An aberration of unconscious drives?

From an evolutionary perspective, two important pictures emerged.

First, our data (in line with other studies) showed that female serial killers primarily kill for money. Previous research, such as Eric Hickey’s, has shown that male serial killers primarily kill for sex.

This aligns with evolutionary psychological theory. Robert Trivers’ 1972 work pointed out that due to their limited reproductive potential (relatively few ova), women have evolved to place a premium on securing resources (likely through wise mate choices in the ancestral environment). Conversely, virtually unlimited reproductive potential (relatively unlimited sperm) has likely predisposed men to seek a vast number of sexual opportunities.

Of course, I’m not saying we evolved to be serial killers. What I am saying is that an aberration of genetically mediated unconscious drives might explain some of the reasons for these crimes. These urges could also explain some of the differences between male serial killers and female serial killers.

Second, research has shown that male serial killers tend to stalk and kill strangers. But FSKs tend to kill people they know. It seems, then, that MSKs are hunters and FSKs are gatherers. Although aberrant, this evinces the psyche operating much like the conditions of our ancestral environment.

So, do we know for sure what makes a woman turn into a serial killer? Sadly, no. Even though brain imaging studies, such as psychologist Adrian Raine’s, do point to some trends, we can’t predict this with certainty.

Nonetheless, we’re clearly fascinated by murder, and perhaps morbid curiosity operates from an innate drive to pay attention to phenomena that can ultimately harm us. Creating an informed profile of the “typical” female serial killer will, we hope, lead to further analysis and, possibly, prevention.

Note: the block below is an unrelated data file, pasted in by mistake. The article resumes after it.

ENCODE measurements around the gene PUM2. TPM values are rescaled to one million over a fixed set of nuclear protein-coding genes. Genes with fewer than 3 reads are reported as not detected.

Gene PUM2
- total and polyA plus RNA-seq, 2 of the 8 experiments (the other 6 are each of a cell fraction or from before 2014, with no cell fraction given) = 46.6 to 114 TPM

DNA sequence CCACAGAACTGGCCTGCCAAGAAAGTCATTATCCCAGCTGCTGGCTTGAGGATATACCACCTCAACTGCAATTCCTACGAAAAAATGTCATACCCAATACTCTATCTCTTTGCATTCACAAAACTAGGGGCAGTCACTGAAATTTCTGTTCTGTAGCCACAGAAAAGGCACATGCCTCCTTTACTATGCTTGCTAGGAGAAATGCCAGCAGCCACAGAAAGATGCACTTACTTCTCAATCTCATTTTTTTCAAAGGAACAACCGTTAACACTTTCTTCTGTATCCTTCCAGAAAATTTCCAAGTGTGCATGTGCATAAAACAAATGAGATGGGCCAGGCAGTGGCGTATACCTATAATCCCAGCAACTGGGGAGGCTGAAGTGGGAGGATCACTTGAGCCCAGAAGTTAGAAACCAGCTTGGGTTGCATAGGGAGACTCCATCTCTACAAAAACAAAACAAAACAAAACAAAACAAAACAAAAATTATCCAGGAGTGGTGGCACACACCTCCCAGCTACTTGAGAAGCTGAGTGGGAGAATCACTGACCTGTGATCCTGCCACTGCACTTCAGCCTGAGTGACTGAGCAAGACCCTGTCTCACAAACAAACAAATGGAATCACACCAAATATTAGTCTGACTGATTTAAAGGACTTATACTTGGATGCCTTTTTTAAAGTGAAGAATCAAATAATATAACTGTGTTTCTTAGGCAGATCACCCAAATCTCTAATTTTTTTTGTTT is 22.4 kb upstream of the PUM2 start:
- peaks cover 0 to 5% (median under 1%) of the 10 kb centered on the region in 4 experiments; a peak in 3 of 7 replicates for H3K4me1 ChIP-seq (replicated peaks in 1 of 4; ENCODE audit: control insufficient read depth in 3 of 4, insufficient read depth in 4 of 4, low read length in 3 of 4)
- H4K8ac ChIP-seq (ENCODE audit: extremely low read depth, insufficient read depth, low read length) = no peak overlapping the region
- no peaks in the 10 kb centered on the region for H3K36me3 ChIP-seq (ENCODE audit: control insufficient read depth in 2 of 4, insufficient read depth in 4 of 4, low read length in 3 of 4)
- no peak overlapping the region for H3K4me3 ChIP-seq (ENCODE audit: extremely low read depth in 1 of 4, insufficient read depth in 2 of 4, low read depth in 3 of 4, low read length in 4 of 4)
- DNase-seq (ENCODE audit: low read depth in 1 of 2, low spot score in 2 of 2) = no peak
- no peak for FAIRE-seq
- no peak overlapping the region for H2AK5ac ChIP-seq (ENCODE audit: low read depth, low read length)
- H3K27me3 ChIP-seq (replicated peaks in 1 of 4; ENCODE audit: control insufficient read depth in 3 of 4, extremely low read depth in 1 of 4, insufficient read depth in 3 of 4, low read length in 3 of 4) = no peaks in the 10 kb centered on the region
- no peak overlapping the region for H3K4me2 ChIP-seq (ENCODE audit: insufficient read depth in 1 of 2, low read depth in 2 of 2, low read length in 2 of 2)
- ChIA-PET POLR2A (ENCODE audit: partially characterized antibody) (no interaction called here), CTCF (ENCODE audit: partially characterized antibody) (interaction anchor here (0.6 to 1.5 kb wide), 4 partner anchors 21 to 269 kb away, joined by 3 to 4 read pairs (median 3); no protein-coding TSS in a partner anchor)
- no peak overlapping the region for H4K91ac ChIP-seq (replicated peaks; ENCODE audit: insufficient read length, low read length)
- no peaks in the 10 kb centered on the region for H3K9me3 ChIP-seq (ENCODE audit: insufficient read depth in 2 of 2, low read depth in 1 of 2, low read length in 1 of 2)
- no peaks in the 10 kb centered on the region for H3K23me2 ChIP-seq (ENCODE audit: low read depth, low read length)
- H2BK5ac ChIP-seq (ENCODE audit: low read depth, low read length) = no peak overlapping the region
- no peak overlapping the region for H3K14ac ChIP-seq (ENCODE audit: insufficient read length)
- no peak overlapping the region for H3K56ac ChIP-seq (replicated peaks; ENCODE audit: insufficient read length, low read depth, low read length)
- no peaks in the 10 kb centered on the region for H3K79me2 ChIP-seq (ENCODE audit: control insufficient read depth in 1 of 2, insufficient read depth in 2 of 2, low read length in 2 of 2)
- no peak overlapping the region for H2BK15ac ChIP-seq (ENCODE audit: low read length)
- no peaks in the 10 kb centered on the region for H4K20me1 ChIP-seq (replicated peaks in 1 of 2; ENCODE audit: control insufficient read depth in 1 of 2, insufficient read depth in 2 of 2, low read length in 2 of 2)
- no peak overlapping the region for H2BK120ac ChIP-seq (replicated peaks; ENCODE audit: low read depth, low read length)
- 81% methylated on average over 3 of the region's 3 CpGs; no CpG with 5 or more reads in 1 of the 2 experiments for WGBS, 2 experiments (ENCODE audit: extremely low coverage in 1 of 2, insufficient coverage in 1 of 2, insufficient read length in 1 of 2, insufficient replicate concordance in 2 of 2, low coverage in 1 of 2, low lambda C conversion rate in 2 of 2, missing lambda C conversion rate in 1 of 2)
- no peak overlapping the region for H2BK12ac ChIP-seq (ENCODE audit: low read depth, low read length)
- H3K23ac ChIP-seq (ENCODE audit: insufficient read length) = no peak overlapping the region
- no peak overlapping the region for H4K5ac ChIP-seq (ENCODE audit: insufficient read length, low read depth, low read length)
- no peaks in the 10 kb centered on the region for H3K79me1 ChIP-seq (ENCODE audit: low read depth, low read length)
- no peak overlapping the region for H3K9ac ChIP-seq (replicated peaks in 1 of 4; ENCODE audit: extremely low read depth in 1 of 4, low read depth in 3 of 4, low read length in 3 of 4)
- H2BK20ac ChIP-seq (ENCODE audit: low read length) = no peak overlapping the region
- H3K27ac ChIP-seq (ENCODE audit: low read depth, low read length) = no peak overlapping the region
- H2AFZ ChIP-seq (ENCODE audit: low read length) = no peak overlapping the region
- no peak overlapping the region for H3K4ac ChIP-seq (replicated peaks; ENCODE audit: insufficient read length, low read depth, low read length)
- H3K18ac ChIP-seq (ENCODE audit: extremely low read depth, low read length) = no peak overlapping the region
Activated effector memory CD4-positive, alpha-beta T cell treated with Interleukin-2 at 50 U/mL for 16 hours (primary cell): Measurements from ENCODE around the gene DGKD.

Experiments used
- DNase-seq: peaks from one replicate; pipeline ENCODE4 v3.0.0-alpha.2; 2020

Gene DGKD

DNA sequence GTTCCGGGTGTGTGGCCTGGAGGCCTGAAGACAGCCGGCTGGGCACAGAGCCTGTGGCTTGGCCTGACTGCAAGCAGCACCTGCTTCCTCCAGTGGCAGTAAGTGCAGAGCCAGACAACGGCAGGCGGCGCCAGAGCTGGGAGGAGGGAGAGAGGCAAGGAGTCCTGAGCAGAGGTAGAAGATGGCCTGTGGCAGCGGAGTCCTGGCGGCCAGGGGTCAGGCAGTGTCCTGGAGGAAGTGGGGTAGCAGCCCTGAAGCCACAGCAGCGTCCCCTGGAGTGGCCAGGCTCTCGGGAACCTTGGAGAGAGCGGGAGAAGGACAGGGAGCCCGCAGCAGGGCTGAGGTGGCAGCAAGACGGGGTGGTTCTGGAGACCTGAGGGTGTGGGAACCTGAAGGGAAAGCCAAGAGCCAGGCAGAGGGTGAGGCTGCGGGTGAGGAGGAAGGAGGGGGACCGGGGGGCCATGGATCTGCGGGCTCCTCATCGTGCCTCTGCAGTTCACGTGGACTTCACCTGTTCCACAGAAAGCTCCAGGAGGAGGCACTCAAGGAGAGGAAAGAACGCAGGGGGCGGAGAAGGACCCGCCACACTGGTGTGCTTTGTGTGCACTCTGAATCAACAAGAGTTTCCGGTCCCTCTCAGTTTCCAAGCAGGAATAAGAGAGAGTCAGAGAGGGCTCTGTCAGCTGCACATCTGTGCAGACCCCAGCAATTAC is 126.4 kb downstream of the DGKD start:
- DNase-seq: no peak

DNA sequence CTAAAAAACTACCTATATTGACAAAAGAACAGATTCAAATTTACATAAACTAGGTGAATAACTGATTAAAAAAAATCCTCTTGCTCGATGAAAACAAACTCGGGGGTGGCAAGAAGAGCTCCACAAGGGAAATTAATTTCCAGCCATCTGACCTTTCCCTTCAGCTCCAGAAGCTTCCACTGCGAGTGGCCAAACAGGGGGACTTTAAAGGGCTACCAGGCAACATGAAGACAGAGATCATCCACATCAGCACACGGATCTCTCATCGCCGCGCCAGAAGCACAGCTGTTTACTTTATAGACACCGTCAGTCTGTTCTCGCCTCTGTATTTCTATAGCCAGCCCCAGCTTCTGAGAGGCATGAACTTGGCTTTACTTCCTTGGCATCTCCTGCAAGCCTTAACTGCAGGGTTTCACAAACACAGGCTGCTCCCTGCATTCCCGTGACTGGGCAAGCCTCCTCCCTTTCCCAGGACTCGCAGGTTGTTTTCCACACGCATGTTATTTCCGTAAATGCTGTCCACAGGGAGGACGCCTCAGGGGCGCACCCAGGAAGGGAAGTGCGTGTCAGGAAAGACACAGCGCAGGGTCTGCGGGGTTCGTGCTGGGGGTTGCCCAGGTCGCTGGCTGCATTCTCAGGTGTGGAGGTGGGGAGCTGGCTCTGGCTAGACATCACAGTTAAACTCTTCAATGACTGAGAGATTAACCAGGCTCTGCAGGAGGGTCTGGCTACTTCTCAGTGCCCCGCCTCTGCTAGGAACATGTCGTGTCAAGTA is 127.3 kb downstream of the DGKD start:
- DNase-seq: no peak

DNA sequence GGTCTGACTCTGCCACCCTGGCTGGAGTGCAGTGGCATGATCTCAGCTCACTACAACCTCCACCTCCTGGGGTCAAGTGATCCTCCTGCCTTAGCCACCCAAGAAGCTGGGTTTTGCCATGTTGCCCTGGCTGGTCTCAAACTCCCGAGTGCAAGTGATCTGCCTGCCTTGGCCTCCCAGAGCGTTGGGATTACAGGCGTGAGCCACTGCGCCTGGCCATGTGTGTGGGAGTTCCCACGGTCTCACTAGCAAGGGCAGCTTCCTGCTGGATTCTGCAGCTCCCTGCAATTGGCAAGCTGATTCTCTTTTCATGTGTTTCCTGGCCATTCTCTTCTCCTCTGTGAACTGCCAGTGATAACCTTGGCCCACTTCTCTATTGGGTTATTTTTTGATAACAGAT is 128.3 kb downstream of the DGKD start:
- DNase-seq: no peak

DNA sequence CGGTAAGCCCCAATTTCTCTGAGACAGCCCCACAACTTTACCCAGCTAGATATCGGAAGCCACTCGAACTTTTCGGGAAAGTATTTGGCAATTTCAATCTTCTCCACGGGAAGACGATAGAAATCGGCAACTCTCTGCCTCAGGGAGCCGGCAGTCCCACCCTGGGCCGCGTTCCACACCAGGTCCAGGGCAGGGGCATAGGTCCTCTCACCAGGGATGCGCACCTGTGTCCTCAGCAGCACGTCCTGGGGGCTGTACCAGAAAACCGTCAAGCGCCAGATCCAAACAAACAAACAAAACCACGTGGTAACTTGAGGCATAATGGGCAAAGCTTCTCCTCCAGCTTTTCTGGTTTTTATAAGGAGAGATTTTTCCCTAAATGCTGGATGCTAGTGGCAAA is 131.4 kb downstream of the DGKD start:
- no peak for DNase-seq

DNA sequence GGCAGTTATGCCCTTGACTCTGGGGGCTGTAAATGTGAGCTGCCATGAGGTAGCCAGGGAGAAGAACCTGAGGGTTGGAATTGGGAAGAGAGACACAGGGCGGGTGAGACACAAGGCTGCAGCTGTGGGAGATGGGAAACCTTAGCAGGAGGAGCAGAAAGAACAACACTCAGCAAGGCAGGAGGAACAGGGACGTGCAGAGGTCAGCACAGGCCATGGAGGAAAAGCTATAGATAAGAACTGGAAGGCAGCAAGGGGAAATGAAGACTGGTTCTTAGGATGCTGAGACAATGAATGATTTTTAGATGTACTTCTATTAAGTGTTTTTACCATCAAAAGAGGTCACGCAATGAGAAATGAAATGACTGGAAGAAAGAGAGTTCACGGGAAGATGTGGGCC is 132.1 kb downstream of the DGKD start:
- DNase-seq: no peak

This article was originally published in The Conversation under a Creative Commons Attribution NoDerivatives license. Read the original article here.

What more on similar subjects?

Try Evolutionary Criminology: Towards a Comprehensive Explanation of Crime, by Russil Durrant and Tony Ward. It explores how evolutionary biology adds to our understanding of why crime is committed, by whom, and our response to norm violations.  This understanding is important both for a better understanding of what precipitates crime and to guide approaches for effectively managing criminal behavior.

evolutionary criminology

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8 thoughts on “The Psychological Difference Between Male and Female Serial Killers

  1. This piece is embarrassing to the profession. First, it is ghoulish – reveling in death the way that one does when one has had no actual contact with victims or their families. Second, it takes seriously sources like, and Deborah Schulman-Kauflin. The murderpedia site is full of errors. The other is a psychic. This kind of treatment, and these kinds of sources, make it clear that this piece is not interested in, nor is it capable of, moving the dial with respect to helping the science related to serial murder research. As for the conclusions… the author of this piece did not even try to get into the science behind the “research” being discussed. I would explain it, but there doesn’t seem much point. Ok, just a few: Operationalization of terms? Sensationalization of terms? Media accounts as data? The scientific community is right to shun this kind of criminology.

  2. Until it gets cited in a forensic report or used as the basis for “expert” testimony — or as the basis for demonstrating non-existent expertise. Which is what this is meant for and will be used for by the author and those cited within.

  3. What about thw black dahlia ahe was female and killed like a msk so were is her difference?

  4. is it possible these, this class of female serial kills are not able to find a guy to do the deed? they are educated employed and perhaps bored? when dating I have found a great many girls first real request / test of my love for her was to go beatup vandalize slander an ex or male competition or object of status.

  5. in those relationsips I end quickly. but have notice the next in line she would ask the same of her prospective beaux. if the guy that did do the deed she would find other victims. indicated she really really wanted the deed done but was totally unwilling to do it herself.

  6. for the story to be about serial killer must she also have very large families else the spree as a serial killer would end quickly. one murder hardly makes a serial event.